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POLITICS

Switzerland mulls ‘neutrality referendum’ amid Ukraine backlash

Neutrality is synonymous with Switzerland, but what does it actually mean?

Swiss President Ignazio Cassis removes his mask. Photo: Fabrice COFFRINI / AFP
Swiss President Ignazio Cassis removes his mask. Photo: Fabrice COFFRINI / AFP

Recent war-related moves such as imposition of sanctions on Russia, along with suggestions from some MPs to allow arms deliveries to Ukraine, raise up questions about  Switzerland’s long-standing tradition of neutrality.

These events have prompted some Swiss MPs from all sides of the political spectrum to suggest a referendum, so the question of neutrality can be decided by the voters.

One deputy, Hans-Peter Portmann, told SonntagsZeitung that “while neutrality is anchored in the Constitution, the laws lack provisions on how Switzerland should behave as a neutral country”.

READ MORE: Sanctions on Russia: Is Switzerland still a neutral nation?

By holding a referendum on the matter, the population could have their say on what exactly it means to be neutral. 

Criticism has grown since Switzerland’s decision to place sanctions on Russia, particularly from the centre-right and far-right of the political spectrum. 

MP Roger Köppel, from the right-wing Swiss People’s Party (SVP), said at the time that the Swiss government had “buckled”, arguing that it “did not have the strength to uphold (the principle of) neutrality”.

When the announcement was made, Swiss President Ignazio Cassis acknowledged that while the step was “unique” Switzerland was not abandoning its “untouchable” commitment to neutrality, countering that “playing into the hands of an aggressor is not neutral.”

“This is a one-time step by Switzerland, which we should not take lightly from the point of view of neutrality.”

As reported by The Local in March, while Switzerland has historically retained a strong commitment to military neutrality, for instance by opting out of military arrangements such as NATO, there has been a consistent willingness to form political alliances, such as becoming a part of the United Nations.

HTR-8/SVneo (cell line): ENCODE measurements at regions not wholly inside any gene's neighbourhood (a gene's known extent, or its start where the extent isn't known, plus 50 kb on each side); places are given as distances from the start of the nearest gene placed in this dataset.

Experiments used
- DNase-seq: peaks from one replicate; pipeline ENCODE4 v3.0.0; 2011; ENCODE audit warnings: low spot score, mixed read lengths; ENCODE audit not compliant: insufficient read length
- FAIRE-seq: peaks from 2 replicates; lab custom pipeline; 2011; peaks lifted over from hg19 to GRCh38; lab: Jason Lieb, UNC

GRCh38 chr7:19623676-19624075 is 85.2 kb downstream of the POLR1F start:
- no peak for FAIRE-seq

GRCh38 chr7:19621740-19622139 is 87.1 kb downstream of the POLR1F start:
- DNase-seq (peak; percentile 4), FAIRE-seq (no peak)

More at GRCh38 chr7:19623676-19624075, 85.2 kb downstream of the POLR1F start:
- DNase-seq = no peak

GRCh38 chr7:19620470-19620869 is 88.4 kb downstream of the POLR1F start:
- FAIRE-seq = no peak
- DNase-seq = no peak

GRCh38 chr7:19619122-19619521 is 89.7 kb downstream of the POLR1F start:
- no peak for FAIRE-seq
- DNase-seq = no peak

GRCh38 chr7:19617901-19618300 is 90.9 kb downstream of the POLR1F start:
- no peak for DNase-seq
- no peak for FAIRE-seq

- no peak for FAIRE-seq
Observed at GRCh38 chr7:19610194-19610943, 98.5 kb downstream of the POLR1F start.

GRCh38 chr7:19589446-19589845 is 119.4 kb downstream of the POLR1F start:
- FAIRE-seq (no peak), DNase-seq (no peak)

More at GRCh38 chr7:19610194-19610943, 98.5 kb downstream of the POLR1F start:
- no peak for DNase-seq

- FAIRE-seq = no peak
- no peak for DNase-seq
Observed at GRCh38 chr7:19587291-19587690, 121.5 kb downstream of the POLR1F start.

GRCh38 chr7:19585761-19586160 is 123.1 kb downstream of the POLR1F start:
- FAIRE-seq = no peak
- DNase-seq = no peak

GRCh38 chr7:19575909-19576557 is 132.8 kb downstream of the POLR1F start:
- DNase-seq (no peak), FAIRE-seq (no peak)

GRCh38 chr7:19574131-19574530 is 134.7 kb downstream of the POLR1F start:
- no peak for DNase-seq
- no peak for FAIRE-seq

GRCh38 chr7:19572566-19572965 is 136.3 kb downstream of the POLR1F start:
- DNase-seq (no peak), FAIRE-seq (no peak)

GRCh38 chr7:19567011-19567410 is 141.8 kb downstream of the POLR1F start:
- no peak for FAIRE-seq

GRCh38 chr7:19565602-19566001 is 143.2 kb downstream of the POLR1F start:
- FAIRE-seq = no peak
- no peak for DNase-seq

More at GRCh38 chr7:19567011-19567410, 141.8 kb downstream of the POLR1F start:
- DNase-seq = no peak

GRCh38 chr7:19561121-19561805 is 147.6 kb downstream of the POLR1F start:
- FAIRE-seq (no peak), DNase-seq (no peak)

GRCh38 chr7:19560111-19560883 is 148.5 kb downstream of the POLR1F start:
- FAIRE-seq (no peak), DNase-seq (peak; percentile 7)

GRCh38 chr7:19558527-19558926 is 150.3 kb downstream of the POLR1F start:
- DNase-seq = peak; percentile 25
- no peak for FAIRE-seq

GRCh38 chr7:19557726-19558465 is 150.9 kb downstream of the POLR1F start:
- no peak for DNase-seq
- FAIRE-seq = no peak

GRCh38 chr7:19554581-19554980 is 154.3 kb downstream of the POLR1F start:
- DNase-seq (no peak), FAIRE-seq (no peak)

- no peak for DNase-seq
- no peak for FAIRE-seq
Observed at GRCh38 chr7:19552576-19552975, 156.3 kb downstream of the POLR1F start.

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POLITICS

Swiss finance minister makes surprise decision to quit

Swiss Finance Minister Ueli Maurer, 71, announced he would resign at the end of the year in a surprise move on Friday after more than four decades in politics.

Swiss finance minister makes surprise decision to quit

He is the longest serving member of the Federal Council — Switzerland’s seven-member government — having been a member since January 2009. He has held the finance brief since January 2016 after seven years as the defence minister.

“I have been in politics for more than 40 years, 14 of them in the Federal Council. It is a fascinating task,” Maurer told a hastily arranged press conference.

However, “during the last year, I thought that I still have a lot of energy to do something else”, he said, announcing his resignation.

“I already have plans,” the Zurich father-of-six said, without revealing his intentions, adding that he was leaving “with one eye smiling and one eye crying”.

Maurer served twice as Switzerland’s president — which rotates annually among Federal Council members — in 2013 and 2019.

He chaired the Swiss People’s Party from 1996 to 2008. The right-wing, populist SVP has been Switzerland’s biggest party since 2003.

“Without Ueli Maurer, the SVP would never have become the country’s leading political force,” Le Temps newspaper said.

The Tages-Anzeiger daily said he was “one of the most versatile Swiss politicians of recent decades, unpredictable and agile”.

The election of his successor on the Federal Council is expected to take place on December 7. Ministers are elected by parliament.

The major parties share out the seven seats according to a so-called “magic formula” which has evolved over time.

The SVP, the centre-left Socialist Party and the centre-right Liberals have two ministers each, with the centre-right Centre party allocated one.

The left-wing Green Party hopes to secure a first-ever seat with a strong performance in the 2023 parliamentary elections.

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